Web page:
It took me some time to finally gather my courage and tell him about the situation. Initially, I was planning to tell him in person and solve it in a mature way. Maybe he didn’t know he had it? Shit happens. An apology, some honesty and willingness to get tested and treated would have gone a long way. However, the reality could not have been further from that. The response I got after proposing to meet up and talk was: “You know that if we meet, we’re going to have sex, right?” I couldn’t believe my eyes. The audacity! When I told him it won’t happen, he decided there was no point in meeting. So, I had to tell him the bad news over the text.

He denied having an STD and told me that I must have gotten it from someone else. But at the time, he was the only person I got intimate with during the 6-month period. Still, he kept shaking off the responsibility and blaming me. He got more defensive and angry with every message, until eventually he told me to get lost. Although he had been an irresponsible prick and given me an STD, I was the bad guy here. Eventually, I think we just blocked each other, and that was that. I haven’t heard from him ever since.

Something that no one really tells you about getting an STD is how it impacts you mentally. How much shame, guilt and self-hate comes with it. It took me about a year to properly process it and get myself in a better place mentally. When my next partner asked if I’m really sure that the STD got cured, I got an anxiety attack and burst out in tears on a bus. Maybe if someone had told me in sex ed that getting an STD isn’t the end of the world and would have explained to me what to do next, I wouldn’t have felt this way. But most institutions of education seem to talk about this topic in a way that if you catch an STD, you become damaged goods. They make you think that no one will ever want you after you have gone through this experience. Hell, I didn’t even want me after that.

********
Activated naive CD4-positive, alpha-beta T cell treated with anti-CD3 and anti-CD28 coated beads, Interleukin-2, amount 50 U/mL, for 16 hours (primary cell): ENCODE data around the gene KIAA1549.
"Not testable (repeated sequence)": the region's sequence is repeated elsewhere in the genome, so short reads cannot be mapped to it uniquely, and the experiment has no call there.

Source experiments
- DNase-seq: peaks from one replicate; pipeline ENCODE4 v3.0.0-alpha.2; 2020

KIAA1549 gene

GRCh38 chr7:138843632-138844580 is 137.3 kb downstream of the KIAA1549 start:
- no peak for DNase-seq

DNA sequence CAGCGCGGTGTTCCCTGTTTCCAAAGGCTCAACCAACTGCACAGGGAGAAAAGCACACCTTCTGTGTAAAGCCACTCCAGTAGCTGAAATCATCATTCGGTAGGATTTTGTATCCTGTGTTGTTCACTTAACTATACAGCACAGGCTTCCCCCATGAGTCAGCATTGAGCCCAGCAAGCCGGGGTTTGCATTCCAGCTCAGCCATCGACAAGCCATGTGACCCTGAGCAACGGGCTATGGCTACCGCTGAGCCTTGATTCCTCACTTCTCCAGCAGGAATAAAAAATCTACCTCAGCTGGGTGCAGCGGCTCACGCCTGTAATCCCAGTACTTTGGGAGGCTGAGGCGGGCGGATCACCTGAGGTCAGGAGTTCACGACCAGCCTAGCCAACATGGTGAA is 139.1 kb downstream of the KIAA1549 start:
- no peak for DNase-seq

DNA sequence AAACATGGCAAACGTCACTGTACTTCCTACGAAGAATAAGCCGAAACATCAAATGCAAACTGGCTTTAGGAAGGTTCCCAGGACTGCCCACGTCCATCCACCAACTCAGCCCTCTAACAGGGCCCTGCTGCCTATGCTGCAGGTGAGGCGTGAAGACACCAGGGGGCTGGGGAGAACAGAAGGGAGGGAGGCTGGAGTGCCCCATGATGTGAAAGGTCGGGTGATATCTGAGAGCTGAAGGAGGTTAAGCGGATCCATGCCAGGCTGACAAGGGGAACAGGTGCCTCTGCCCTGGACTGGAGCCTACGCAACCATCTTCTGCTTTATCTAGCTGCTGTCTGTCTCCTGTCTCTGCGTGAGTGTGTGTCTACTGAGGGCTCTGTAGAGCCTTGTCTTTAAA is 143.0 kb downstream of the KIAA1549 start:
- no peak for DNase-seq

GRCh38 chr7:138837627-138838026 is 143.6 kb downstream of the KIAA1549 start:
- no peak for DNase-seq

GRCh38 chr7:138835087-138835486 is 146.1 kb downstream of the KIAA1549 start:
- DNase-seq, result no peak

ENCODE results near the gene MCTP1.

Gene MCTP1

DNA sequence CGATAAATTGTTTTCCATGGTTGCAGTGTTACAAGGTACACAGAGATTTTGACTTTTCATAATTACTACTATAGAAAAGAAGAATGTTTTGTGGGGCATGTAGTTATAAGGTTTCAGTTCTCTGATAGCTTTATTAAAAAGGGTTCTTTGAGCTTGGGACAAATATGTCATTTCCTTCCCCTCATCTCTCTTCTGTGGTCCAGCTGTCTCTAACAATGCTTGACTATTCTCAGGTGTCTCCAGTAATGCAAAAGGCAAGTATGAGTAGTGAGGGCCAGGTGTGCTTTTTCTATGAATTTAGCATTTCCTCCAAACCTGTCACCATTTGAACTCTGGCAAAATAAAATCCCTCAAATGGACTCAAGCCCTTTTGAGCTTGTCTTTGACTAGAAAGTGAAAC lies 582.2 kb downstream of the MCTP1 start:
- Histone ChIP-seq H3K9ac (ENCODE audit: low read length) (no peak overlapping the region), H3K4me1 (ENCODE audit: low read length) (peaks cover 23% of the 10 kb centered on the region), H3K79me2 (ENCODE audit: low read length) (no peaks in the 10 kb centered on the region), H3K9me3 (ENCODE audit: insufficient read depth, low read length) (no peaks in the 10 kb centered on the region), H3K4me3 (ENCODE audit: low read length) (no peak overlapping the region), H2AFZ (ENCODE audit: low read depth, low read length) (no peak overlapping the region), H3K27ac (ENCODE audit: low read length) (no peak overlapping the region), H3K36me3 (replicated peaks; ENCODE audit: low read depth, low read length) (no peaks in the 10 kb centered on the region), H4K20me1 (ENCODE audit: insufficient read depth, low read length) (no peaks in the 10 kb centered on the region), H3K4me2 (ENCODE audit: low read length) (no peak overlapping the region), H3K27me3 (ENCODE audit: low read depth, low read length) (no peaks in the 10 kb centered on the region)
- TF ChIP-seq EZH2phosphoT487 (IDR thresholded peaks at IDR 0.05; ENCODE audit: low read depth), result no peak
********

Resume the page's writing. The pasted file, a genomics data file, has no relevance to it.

I still recall the hesitance to touch myself after this incident. How could I give myself pleasure if I was at a constant worry of what symptoms I might discover next. For a few months, I was too aware of whatever was between my legs. I felt every inch, but not in a good way. How could I ever enjoy self-pleasure or sex after all the burning, itching and irritation? And more importantly — how could I ever trust someone to have sex with me again? One bad apple in the basket made me wonder if the entire basket is full of rotten apples. I was left wondering, how many people really put their selfish needs before common decency. I felt crushed.

Eventually, I healed from it — both physically and emotionally. The emotional healing process was significantly longer, of course. It took me at least a year and a half to start feeling better about myself. And now, four years after this experience, I’m better than ever.

Catching an STD is not the end of the world. More people have gone through this than you think. It doesn’t make you a bad person, lying about it to your partner/-s does. Please be honest to your sexual partners, regardless if you are romantically involved with them or not. I know it can be hard to open up about an issue like this, but the right person will understand. And those who don’t — just let them go. Someone better will come in place.



Alison Sparks

Just a writer, sharing my musings on sex, sexuality, sex work, mental health and LGBTQ+ topics.